UK's financial services minister warns regulators over competitiveness remit

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By Huw Jones

LONDON (Reuters) -Britain will do more to make regulators take the financial sector's needs into account if they don't apply their new competitiveness remit, UK financial services minister Bim Afolami said on Wednesday.

There will be an update from regulators on how they are applying their new remit in coming months, Afolami said.

"Be assured, we will go further if needed, if things are not developing in the way that we would all like to see," Afolami told an event at UK Finance, the banking industry body.

Afolami and his boss, finance minister Jeremy Hunt, have already clashed with the Financial Conduct Authority's 'naming and shaming' plans to publish the names of companies they are investigating early on, rather than after a probe has been completed.

Hunt has said the plans, which have triggered a major backlash in the financial sector, appear to clash with the FCA's remit to boost competitiveness.

The FCA says it was surprised by the backlash and that it will consider a "public interest" test in coming months that could be applied before any company is named.

Afolami said the financial sector does not feel that the regulators' "mindset" - seen by many as too risk-averse - has shifted enough but that they would be given time to show they are moving in the right direction.

POST-BREXIT REVIEW

Britain's departure from the European Union, leaving the financial sector largely cut off from the continent, prompted a wide-ranging review to see how UK financial rules could be reformed to bolster London's competitiveness as a global financial centre.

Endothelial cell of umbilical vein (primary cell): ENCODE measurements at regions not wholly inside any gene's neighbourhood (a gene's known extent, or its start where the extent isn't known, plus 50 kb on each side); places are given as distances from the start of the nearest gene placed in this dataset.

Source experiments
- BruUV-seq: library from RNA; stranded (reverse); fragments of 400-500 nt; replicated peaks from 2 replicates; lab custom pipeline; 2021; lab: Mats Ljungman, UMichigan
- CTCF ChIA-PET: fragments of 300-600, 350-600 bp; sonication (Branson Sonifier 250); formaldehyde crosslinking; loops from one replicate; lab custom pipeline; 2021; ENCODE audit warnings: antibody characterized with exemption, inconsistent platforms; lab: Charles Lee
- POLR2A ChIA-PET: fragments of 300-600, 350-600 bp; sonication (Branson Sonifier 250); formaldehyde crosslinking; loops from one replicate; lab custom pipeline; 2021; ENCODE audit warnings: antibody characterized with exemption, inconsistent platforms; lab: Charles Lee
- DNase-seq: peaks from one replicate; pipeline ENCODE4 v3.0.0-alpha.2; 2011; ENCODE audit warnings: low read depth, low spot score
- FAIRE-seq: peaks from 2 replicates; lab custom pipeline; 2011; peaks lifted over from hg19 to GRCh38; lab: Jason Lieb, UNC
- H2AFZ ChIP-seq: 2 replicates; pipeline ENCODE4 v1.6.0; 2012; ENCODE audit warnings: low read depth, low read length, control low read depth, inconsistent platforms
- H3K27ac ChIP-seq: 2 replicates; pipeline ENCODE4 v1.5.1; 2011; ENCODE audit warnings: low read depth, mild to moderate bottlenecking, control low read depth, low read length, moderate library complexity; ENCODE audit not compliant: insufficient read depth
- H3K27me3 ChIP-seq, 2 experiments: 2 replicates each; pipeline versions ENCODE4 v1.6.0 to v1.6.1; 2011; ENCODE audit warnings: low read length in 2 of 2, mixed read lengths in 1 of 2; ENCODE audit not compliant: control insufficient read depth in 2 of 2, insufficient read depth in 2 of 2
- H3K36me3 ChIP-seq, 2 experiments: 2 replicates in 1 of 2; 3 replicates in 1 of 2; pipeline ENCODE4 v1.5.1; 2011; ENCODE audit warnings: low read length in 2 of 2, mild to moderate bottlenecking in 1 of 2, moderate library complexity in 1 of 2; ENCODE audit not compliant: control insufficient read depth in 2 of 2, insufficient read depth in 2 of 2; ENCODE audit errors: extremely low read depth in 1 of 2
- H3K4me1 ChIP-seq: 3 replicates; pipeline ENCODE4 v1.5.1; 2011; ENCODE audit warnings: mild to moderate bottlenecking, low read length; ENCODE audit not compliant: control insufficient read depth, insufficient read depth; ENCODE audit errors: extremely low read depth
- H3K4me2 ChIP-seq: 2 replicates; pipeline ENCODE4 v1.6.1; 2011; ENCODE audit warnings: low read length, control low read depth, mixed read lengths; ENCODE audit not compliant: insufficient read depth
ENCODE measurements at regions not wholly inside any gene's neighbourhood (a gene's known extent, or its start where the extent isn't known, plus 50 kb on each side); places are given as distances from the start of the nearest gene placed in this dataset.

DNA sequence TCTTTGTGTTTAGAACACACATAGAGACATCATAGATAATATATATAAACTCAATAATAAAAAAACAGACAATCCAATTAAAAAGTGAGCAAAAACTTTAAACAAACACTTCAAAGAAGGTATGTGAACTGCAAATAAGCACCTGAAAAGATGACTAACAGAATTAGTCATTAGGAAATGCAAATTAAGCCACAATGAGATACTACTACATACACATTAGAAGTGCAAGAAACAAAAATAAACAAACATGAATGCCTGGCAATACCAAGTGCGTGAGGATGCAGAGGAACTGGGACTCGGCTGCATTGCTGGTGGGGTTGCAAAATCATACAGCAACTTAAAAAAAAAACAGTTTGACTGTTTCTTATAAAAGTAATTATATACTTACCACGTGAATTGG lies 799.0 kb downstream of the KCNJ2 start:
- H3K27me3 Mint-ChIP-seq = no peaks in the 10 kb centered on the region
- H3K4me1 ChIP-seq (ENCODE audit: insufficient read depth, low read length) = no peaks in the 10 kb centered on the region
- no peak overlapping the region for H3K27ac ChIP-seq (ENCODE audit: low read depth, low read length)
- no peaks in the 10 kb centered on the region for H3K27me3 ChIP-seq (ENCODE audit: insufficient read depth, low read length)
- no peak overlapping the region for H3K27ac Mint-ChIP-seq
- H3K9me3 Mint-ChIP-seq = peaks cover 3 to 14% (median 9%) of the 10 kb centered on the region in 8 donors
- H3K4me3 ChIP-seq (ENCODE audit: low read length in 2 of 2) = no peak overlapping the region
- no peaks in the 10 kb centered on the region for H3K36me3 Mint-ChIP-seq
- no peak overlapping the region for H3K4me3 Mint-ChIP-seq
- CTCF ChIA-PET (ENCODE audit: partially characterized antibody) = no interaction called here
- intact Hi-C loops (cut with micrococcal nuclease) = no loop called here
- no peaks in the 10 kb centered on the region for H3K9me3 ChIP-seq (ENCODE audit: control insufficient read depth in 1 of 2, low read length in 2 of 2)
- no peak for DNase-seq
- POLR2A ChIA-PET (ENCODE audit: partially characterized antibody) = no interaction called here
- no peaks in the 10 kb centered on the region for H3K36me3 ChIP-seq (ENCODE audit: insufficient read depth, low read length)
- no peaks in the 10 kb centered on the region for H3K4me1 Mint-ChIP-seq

Afolami said the UK financial sector must continually adapt to maintain its global "uniqueness", adding that Britain would diverge from EU rules when necessary to do this.

The UK finance ministry and regulators have begun rolling out the "Edinburgh Reforms" and the "Mansion House Compact" to ease listing rules and get pension funds committed to putting some cash into unlisted growth companies, to help London compete better with New York, Singapore and EU financial centres.

He said he would not mandate pension funds to do this.

Reversing the halving of retail investor participation in capital markets over the past 15 years is also needed, he said.

Companies meeting him were "desperately keen" to list in London, as it battles competition from New York and elsewhere.

"We've really sort of turned a corner," Afolami said.

(Reporting by Huw Jones, writing by Sachin Ravikumar, editing by William James and Gareth Jones)